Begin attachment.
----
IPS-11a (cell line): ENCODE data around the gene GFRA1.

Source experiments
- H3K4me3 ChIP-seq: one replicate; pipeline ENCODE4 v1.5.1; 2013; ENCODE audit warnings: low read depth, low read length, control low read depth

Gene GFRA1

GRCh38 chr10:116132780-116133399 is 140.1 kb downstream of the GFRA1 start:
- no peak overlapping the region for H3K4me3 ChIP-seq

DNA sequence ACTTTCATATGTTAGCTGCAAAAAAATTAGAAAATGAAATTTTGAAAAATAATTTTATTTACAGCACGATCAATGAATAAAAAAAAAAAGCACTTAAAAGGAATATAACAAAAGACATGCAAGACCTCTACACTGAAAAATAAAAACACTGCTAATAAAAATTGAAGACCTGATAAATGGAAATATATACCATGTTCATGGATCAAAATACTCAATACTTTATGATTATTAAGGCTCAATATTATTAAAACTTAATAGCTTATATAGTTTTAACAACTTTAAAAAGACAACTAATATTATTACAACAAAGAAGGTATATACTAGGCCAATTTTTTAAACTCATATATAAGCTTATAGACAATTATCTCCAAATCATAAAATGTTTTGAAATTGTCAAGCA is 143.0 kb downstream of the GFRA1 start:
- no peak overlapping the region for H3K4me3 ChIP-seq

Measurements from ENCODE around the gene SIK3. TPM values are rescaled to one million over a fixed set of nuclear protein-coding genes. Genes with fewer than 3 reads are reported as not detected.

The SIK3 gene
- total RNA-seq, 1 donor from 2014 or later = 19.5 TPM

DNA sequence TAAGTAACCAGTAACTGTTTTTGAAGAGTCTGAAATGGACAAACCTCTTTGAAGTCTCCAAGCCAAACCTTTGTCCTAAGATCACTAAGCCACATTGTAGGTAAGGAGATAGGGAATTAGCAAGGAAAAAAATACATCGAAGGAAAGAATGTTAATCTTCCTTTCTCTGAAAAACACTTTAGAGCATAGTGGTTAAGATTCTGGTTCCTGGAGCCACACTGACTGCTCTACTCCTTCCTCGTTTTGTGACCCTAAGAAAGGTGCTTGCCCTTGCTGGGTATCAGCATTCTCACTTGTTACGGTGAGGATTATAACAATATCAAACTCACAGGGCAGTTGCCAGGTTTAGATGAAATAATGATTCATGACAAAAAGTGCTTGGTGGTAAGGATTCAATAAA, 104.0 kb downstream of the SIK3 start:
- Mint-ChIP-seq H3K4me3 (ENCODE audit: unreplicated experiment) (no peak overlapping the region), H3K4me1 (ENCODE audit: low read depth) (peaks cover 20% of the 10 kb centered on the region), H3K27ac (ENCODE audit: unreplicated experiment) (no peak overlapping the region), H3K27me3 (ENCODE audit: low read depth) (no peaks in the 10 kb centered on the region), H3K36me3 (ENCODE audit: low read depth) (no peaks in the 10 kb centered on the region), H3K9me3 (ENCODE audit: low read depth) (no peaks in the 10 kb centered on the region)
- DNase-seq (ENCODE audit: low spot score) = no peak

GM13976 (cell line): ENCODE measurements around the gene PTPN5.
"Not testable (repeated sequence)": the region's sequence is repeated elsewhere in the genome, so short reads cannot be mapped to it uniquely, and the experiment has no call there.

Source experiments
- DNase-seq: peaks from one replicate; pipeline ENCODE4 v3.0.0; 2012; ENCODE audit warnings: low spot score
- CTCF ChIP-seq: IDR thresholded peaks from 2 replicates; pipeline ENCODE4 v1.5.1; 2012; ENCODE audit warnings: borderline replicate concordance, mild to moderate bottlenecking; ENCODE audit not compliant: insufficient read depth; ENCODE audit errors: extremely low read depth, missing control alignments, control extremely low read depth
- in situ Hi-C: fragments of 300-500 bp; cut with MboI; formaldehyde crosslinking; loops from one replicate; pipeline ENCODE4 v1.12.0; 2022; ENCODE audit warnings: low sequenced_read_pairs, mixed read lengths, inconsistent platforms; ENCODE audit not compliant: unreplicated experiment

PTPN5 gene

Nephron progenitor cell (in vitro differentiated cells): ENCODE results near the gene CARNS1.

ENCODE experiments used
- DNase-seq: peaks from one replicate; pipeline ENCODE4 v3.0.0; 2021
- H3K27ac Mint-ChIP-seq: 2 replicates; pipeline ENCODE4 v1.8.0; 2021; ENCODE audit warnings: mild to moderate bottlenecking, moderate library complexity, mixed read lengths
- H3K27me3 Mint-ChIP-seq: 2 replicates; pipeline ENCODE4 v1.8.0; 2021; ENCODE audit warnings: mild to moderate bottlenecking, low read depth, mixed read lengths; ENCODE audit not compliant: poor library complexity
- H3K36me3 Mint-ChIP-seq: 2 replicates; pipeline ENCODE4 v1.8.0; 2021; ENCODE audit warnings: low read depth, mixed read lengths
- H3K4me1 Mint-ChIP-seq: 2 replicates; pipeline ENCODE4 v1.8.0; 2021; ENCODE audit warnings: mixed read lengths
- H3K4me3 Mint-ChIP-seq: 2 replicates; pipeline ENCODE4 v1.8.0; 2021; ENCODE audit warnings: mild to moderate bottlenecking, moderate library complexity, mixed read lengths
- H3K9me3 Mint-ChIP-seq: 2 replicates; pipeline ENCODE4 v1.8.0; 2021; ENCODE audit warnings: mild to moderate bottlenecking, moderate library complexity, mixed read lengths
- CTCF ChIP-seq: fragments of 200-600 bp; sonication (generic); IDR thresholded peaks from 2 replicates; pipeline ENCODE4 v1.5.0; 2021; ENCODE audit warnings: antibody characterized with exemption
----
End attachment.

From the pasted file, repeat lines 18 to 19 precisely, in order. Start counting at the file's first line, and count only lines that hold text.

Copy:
- DNase-seq: peaks from one replicate; pipeline ENCODE4 v3.0.0; 2012; ENCODE audit warnings: low spot score
- CTCF ChIP-seq: IDR thresholded peaks from 2 replicates; pipeline ENCODE4 v1.5.1; 2012; ENCODE audit warnings: borderline replicate concordance, mild to moderate bottlenecking; ENCODE audit not compliant: insufficient read depth; ENCODE audit errors: extremely low read depth, missing control alignments, control extremely low read depth